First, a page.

Economic loss caused by tobacco to global economy is over US$ 1.4 trillion every year

[published in Asian Tribune]
Professor (Dr) Surya Kant, Head of the Respiratory Medicine Department, King George's Medical University delivering his keynote address at the ongoing Sustainable Development e-Talks (#SDGtalks) co-hosted by Indian Institute of Management Indore and CNS, said that scientific evidence from countries hard-hit by corona virus disease (COVID-19) pandemic shows that those with previously existing conditions like heart diseases, high blood pressure, cancers, kidney diseases, diabetes, tuberculosis among others, are at an alarming risk of serious COVID-19 outcomes, including death. "Tobacco is the entirely-preventable common risk factor of these conditions that increase the deadly risk of serious outcomes of COVID-19." Professor Kant said.

Professor Kant who has been the National President of Indian Chest Society, National College of Chest Physicians and Indian College of Allergy, Asthma and Applied Immunology, further explained; " Sri Lanka as of 23 May 2020, had 1068 confirmed cases of COVID-19 and 9 deaths. Ministry of Health of Sri Lanka warned in March this year, that 'older adults (above 50 years of age) with serious medical conditions e.g. heart disease, diabetes, lung disease are at higher risk to become very sick from the COVID-19 infections.' Tobacco is a common major risk factor of all these conditions listed by the Ministry of Health Sri Lanka.

The recent release of a report by the National Institute of Health in Italy stated that more than 99% of those who have died from COVID-19 had pre-existing medical conditions, including high blood pressure, heart disease, Chronic Obstructive Pulmonary Disease, and diabetes. Tobacco (along with alcohol) is a major common risk factor for all these listed conditions.

According to the Ministry of Health and Family Welfare, Government of India, 86% of deaths due to COVID-19 have exhibited co morbidity related to diabetes, chronic kidney issues, hypertension and heart related problems. Tobacco is again a common and major risk factor here (along with alcohol).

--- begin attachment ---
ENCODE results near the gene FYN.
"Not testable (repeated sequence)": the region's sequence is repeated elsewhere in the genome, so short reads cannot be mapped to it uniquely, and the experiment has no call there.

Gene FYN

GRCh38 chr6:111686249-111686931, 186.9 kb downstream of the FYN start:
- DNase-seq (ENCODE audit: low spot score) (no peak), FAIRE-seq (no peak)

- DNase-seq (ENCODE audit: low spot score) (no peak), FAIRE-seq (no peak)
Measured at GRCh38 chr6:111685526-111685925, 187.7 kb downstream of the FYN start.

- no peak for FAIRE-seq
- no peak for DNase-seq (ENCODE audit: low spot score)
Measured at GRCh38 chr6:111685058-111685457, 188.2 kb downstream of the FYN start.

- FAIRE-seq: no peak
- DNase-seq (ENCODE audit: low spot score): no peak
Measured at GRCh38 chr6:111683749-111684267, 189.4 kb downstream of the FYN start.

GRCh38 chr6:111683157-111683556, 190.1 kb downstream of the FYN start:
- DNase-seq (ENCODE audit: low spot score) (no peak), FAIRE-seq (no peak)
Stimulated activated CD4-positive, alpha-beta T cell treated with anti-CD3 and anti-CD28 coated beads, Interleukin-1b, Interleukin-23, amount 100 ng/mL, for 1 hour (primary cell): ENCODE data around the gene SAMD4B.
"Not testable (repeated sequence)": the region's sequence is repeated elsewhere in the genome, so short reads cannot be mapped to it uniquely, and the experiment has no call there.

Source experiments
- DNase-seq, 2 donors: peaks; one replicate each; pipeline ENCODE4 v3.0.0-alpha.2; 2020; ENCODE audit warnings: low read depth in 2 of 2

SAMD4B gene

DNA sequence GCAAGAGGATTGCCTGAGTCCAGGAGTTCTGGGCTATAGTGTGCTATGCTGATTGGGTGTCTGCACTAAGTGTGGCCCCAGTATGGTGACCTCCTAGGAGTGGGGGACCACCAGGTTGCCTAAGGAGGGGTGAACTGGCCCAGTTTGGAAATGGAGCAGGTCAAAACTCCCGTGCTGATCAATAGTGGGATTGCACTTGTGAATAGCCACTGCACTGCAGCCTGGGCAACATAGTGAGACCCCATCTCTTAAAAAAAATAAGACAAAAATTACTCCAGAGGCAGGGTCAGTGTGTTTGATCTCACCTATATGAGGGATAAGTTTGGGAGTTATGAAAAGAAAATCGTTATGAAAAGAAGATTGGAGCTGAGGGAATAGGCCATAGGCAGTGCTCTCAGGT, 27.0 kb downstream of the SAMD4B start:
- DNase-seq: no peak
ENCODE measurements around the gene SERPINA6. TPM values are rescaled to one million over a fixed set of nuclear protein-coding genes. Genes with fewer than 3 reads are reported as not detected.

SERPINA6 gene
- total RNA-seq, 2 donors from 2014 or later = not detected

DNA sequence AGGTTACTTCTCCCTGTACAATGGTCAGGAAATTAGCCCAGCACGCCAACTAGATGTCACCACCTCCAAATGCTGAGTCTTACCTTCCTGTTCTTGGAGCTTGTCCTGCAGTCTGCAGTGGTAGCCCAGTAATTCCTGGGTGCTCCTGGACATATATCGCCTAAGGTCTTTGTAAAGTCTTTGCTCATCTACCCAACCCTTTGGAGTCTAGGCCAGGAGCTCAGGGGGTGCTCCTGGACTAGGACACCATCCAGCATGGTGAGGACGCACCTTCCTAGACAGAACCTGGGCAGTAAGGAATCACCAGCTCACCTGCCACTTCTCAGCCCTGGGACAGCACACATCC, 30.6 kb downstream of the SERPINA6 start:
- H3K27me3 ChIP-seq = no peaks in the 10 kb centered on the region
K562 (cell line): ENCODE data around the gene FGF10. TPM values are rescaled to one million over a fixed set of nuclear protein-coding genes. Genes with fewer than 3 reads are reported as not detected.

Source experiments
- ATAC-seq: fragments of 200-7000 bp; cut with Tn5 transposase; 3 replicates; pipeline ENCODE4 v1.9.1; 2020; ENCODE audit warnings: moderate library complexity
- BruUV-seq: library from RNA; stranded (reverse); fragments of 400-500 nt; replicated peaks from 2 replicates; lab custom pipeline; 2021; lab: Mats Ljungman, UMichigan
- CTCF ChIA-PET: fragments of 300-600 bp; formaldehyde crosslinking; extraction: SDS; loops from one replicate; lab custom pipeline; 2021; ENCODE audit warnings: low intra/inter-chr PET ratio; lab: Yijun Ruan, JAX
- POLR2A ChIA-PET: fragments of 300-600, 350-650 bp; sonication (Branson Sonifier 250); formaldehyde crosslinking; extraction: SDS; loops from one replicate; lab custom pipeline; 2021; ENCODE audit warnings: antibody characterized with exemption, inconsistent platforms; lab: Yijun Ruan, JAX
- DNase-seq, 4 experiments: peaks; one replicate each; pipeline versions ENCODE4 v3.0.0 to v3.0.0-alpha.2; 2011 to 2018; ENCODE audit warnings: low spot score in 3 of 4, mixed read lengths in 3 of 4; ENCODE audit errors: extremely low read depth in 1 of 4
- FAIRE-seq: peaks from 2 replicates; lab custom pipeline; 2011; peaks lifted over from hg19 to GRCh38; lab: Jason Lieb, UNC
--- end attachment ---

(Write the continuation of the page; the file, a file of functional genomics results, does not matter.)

Tobacco spitting in public places could enhance the spread of the COVID-19. According to Indian Council of Medical Research (ICMR), “Chewing smokeless tobacco products (Gutkha, ‘Paan masala’ with tobacco, ‘Paan’ and other chewing tobacco products) and areca nut (supari) increase the production of saliva followed by a very strong urge to spit. The ICMR has urged to refrain from consuming smokeless tobacco products and spitting in public places. State Government of Uttar Pradesh in India had banned the sale of ‘paan masala’, in view of the alarming COVID-19 pandemic in March 2020.

Prof Surya Kant said that TB is the world's biggest killer among infectious diseases, claiming more than 4000 lives each day. People who have TB are usually more vulnerable to other infections, including the novel corona virus, due to pre-existing lung damage. They are at a higher risk of developing complications from COVID-19.

Right to breathe in clean air must be ensured for every person, stressed Prof Surya Kant. A blessing in disguise in this pandemic is that people are realizing the benefits of reduced consumption patterns which are manifesting with cleaner air quality for example. Even small increases in fine particulate matter, known as PM2.5, have had an outsized effect in the USA. BBC reported that an increase of just 1 microgram per cubic meter corresponded to a 15% increase in COVID-19 deaths, according to the researchers of Harvard University.

Prof Surya Kant added that air pollution also aggravates range of other lung diseases including asthma and dangerously increases the risk of lung cancer for instance. 2.1 million people were diagnosed with lung cancer in a year and 1.8 million deaths.

Economic loss caused by tobacco to global economy is over US$ 1.4 trillion every year. Tobacco is the single largest man made pollutant of our oceans too with other environmental damages. Apart from profits for the industry, tobacco has no benefit, but results in huge loss and irreparable damage to human life and our planet.

Shobha Shukla, Citizen News Services founding head said in #SDGtalks that by one decision of ending tobacco, we can eventually prevent the mountainous burden of tobacco-caused diseases, and avert untimely deaths.

If governments have to deliver on sustainable development goals (SDGs) where no-one-is-left-behind then one of the easiest political corrective decision in that direction is to end tobacco. It will also help with containment measures for COVID-19 and have far reaching outcomes for public health as well.

According to the World Health Organization (WHO) tobacco kills up to half of its users. With over 8.2 million deaths due to tobacco use every year, out of which 1.2 million deaths are because of passive smoking, it is high time governments put people over the industry profits.

Dr Mayank Somani, Chief Consultant, Critical Care, Emergency Medicine and Internal Medicine at the Apollo Medics Super-Specialty Hospitals, gave three take-home messages in lead up to World No Tobacco Day this year: "Quit tobacco, quit tobacco and quit tobacco.

" Those who use tobacco need to quit, and the rest need to ensure they stay away from it. "Passive smoking is as dangerous as smoking" reiterated Dr Ajaya Kumar, Senior Consultant, Internal Medicine, Critical Care and Emergency Medicine, Apollo medics Super-Specialty Hospitals.